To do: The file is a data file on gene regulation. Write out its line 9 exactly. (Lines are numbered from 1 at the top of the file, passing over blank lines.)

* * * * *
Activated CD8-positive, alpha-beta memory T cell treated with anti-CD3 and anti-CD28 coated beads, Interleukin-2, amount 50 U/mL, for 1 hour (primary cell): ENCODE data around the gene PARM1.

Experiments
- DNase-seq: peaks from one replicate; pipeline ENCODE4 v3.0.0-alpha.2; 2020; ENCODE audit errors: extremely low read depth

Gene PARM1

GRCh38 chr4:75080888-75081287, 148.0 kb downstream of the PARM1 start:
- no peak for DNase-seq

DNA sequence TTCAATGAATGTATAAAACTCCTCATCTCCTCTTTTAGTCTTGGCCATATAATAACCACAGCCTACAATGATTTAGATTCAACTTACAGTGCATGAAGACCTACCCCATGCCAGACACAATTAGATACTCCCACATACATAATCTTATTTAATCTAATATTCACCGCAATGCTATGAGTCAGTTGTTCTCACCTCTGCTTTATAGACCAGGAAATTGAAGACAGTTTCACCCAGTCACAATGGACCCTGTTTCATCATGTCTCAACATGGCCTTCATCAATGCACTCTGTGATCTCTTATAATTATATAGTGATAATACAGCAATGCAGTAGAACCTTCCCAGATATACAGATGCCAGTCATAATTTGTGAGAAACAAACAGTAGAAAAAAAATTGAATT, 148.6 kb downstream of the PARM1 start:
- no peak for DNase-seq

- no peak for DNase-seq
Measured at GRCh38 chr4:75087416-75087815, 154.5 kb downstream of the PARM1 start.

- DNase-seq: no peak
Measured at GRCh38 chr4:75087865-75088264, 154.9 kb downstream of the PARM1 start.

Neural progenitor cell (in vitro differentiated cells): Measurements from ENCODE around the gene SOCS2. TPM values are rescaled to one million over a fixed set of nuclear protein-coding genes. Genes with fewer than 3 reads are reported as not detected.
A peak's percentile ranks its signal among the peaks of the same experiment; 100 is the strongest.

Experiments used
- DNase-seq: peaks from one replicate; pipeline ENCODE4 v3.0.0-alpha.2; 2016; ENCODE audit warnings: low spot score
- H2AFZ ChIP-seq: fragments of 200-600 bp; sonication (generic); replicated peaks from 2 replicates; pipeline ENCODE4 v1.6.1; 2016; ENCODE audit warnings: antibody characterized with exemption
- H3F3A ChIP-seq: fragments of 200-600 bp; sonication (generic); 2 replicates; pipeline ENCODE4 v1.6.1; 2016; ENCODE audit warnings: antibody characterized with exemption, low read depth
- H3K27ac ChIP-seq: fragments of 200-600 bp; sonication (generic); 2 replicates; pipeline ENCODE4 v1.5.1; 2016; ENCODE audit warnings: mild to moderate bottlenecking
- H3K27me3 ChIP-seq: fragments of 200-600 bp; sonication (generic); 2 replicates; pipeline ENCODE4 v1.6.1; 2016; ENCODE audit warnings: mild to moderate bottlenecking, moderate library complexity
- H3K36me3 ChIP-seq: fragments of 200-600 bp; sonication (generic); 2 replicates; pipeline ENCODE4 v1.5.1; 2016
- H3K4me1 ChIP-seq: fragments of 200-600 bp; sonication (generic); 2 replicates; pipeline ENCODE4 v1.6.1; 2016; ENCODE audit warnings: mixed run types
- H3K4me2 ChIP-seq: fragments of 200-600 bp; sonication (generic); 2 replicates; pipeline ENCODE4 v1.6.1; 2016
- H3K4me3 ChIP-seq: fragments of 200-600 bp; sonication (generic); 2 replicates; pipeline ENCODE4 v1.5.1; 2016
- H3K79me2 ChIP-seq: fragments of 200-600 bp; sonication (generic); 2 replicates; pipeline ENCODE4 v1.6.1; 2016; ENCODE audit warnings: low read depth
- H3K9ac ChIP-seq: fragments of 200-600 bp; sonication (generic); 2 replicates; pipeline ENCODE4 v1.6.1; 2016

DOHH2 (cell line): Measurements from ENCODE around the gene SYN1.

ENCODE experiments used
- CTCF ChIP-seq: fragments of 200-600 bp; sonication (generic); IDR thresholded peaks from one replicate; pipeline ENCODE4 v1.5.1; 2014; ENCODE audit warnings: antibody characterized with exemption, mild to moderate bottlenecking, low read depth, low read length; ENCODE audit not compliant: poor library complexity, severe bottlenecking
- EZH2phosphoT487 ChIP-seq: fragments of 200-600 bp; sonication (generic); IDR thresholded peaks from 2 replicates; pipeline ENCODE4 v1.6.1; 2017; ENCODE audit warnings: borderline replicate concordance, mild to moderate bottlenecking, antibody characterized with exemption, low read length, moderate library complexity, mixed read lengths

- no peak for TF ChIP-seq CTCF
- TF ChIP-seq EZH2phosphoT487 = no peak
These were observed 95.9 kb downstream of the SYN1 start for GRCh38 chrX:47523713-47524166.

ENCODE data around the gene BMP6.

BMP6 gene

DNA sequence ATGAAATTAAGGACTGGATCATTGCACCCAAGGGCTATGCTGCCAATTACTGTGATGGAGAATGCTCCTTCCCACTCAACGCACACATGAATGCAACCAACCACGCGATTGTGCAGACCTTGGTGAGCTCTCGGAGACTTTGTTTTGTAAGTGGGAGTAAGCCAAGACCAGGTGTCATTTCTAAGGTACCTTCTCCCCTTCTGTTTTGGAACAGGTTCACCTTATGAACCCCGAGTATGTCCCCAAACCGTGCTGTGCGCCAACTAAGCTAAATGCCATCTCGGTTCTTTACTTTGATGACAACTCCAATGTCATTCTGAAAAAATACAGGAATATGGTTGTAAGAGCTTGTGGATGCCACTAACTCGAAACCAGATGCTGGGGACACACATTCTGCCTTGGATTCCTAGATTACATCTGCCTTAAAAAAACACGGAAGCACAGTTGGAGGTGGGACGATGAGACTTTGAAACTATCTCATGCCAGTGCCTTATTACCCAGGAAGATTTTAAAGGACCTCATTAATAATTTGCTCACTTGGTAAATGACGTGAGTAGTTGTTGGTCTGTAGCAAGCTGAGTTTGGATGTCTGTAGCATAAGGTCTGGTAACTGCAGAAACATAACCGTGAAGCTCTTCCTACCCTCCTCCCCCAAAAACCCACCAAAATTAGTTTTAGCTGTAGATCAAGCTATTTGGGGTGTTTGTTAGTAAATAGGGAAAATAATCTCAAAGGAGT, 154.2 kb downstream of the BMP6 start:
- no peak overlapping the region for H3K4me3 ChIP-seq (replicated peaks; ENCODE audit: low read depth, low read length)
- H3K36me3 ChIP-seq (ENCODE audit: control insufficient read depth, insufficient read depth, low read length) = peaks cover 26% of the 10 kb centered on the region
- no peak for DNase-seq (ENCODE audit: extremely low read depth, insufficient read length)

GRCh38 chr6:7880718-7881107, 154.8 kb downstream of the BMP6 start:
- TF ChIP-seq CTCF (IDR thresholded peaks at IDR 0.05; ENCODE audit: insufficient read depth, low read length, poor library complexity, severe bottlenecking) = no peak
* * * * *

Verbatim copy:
- no peak for DNase-seq